1 Introduction

In ladle treatments, the steel bath is stirred by a gas injected from the bottom of the ladle through one or several purging plugs. The gas stirring promotes melt movement, homogenization, steel–slag reactions, and removal of deoxidation products [1, 2]. Sometimes, the stirring intensity varies because of gas leakage or plug clogging [3] and makes the controlling of the stirring process difficult. More generally, the main challenge is to find a reliable measurement of the stirring efficiency. The injected gas causes continuous formation and bursting of gas bubbles in the molten steel, which induces mechanical vibrations to the ladle and the surrounding ladle support where the ladle is placed for the treatment. Therefore, one possibility for the stirring process control is based on the measurements of the ladle wall vibrations [4].

Several studies have been performed on the vibration measurements of laboratory and industrial ladles. Burty et al. [5, 6] studied advanced technique for ladle stirring monitoring, including vibrations sensors and derived an optimal vibration range to monitor the inclusion removal rate. Behera et al. [7] implemented a stirring control system, which is based on the measurements of vibrations, and concluded that a vibration-based monitoring of the ladle furnace enabled a reduction of 20% and 10% in argon gas and aluminum consumption, respectively. Yenus et al. [8] have studied multivariate analysis methodologies to analyze three-axial vibration signals measured from the physical laboratory-scale cold model. Based on the principal component analysis used to unveil the structure of the measured data [9], they concluded that the contribution of vibration along the x, y, and z directions was almost equal. In a later study, Yenus et al. [10, 11] applied a similar methodology for a laboratory-scale and plant-scale vacuum tank degasser. Nadif et al. [12] and Pylvänäinen et al. [13] also analyzed the vibration measurements on vacuum tank degassers and their relationship with process parameters. Another research direction focuses on the oscillation characteristics of argon–oxygen decarburization (AOD) [14, 15], where vibrations are studied experimentally and numerically on laboratory and industrial vessels, to improve the design and the process of AOD converters.

Table 1 Studies on vibration measurements of gas-stirred vessels in metallurgy

Table 1 summarizes the main configurations studied in the literatures. If some of these studies tested different locations for the accelerometers, a typical practice seems to use one sensor, whose position is chosen after preliminary trials or with maintenance-related criteria (ease of access and mounting). An alternative approach consists in using multiple sensors. The simultaneous measurements at different radial and axial positions may improve the understanding of vibrations signals, especially in the case of eccentric gas injection nozzles. Indeed, besides being common in industry, eccentric nozzles generate plumes which are not axial symmetrical and whose effect on the ladle walls is therefore expected to be not symmetrical as well. In this regard, the use of multiple sensors at different locations together with eccentric nozzles appears relevant.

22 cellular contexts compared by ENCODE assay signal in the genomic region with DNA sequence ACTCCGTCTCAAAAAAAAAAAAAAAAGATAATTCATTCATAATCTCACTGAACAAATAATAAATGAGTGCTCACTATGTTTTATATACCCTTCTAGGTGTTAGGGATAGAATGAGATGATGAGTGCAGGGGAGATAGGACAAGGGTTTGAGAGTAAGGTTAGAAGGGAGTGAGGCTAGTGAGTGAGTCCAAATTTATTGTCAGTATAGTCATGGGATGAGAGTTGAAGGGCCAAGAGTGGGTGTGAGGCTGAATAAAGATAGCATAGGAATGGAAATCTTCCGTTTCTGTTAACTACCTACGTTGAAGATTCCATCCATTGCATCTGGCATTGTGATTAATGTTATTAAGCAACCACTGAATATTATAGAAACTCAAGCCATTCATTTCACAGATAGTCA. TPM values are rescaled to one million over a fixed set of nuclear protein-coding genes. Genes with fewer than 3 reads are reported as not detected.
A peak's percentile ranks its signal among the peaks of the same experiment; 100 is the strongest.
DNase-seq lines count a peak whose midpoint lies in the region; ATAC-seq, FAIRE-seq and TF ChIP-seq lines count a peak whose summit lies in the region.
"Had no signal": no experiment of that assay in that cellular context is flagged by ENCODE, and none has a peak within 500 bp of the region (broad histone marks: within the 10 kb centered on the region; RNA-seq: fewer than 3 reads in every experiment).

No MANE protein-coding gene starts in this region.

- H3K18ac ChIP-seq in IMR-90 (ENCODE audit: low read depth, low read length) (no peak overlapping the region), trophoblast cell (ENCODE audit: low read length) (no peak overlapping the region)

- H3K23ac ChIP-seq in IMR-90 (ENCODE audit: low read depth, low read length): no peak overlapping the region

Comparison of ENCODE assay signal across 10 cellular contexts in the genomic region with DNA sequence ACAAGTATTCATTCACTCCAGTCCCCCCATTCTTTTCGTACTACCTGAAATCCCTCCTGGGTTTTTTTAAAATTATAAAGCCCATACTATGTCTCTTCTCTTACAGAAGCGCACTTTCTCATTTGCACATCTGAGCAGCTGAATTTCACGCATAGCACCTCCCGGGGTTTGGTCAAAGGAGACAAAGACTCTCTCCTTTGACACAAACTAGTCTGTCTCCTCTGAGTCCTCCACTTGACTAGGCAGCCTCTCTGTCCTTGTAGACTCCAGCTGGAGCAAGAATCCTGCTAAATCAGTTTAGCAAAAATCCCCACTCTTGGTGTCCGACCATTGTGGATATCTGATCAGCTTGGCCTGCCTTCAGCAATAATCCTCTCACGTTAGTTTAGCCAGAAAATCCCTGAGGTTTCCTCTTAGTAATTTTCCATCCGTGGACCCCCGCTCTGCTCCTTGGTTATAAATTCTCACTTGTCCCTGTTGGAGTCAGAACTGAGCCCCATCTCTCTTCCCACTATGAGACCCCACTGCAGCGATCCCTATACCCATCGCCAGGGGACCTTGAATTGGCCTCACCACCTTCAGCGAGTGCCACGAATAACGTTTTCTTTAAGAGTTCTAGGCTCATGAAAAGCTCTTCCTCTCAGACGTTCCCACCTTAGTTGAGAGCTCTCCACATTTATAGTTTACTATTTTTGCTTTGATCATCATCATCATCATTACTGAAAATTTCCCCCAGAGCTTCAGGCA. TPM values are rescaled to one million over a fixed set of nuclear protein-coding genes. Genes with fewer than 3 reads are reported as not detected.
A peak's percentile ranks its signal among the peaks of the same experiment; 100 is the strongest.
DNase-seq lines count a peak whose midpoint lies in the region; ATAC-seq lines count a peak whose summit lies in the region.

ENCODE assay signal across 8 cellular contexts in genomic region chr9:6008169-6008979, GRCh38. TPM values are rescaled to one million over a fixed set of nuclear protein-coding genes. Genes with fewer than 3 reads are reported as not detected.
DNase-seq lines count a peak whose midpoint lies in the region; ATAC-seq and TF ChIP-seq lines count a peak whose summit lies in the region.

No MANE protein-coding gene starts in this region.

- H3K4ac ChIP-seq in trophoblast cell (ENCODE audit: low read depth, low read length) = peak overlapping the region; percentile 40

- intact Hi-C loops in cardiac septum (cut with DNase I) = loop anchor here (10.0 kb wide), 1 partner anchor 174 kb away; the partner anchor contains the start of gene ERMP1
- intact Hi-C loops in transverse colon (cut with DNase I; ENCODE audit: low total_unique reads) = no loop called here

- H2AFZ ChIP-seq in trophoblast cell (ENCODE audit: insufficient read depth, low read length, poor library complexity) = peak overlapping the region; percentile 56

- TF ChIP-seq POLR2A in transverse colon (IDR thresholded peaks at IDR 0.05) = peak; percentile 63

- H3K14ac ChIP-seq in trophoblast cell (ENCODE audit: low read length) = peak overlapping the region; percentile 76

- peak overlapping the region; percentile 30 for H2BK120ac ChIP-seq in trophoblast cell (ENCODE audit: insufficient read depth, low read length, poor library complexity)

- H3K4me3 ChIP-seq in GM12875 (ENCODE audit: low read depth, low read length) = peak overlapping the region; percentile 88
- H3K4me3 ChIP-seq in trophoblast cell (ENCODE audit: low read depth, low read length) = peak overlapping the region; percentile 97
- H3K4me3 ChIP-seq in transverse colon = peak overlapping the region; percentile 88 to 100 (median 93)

This paper aims at providing new insights concerning the optimal number and position of vibrations sensors for industrial stirring monitoring. More specifically, the study focuses on a laboratory-scale ladle with two eccentric nozzles and several accelerometers covering the ladle wall.

2 Materials and methods

2.1 Physical model

The investigation was performed on a 1:5 scaled physical model of a 150 t industrial steelmaking ladle made of acrylic glass and containing two eccentric gas nozzles. To obtain kinematic similarity, air, water, and rapeseed oil were used to represent argon, liquid steel, and slag, respectively. While water is a standard choice to simulate liquid steel, several types of oil have a similar kinematic viscosity to that of the slag and can be therefore chosen. The main reasons for using rapeseed oil are its price and its availability. The similarity criteria are based on the kinematic similarity of the gas plume, as expressed by the Froude number \({\textit{Fr}}\) in Eq. (1) [16]:

$$\begin{aligned} {\textit{Fr}} = \frac{\rho _{\rm{g}} u_{\rm{g}}^2}{\rho _{\rm{l}} g d}, \end{aligned}$$

where \(\rho _{\mathrm{g}}\) is the gas density; \(\rho _{\mathrm{l}}\) is the liquid density; \(u_{\mathrm{g}}\) is the gas velocity; d is the characteristic length of the injection device; and g is the gravitational acceleration. The relationship between the experimental and industrial flow rates of gas \(Q'\) and Q is given by the following equation [16]: